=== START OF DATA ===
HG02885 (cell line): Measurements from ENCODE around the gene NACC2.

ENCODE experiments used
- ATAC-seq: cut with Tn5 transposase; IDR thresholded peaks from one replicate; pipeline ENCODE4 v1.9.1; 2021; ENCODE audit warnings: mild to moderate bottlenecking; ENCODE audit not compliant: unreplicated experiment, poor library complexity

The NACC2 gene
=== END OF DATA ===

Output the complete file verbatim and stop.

HG02885 (cell line): Measurements from ENCODE around the gene NACC2.

ENCODE experiments used
- ATAC-seq: cut with Tn5 transposase; IDR thresholded peaks from one replicate; pipeline ENCODE4 v1.9.1; 2021; ENCODE audit warnings: mild to moderate bottlenecking; ENCODE audit not compliant: unreplicated experiment, poor library complexity

The NACC2 gene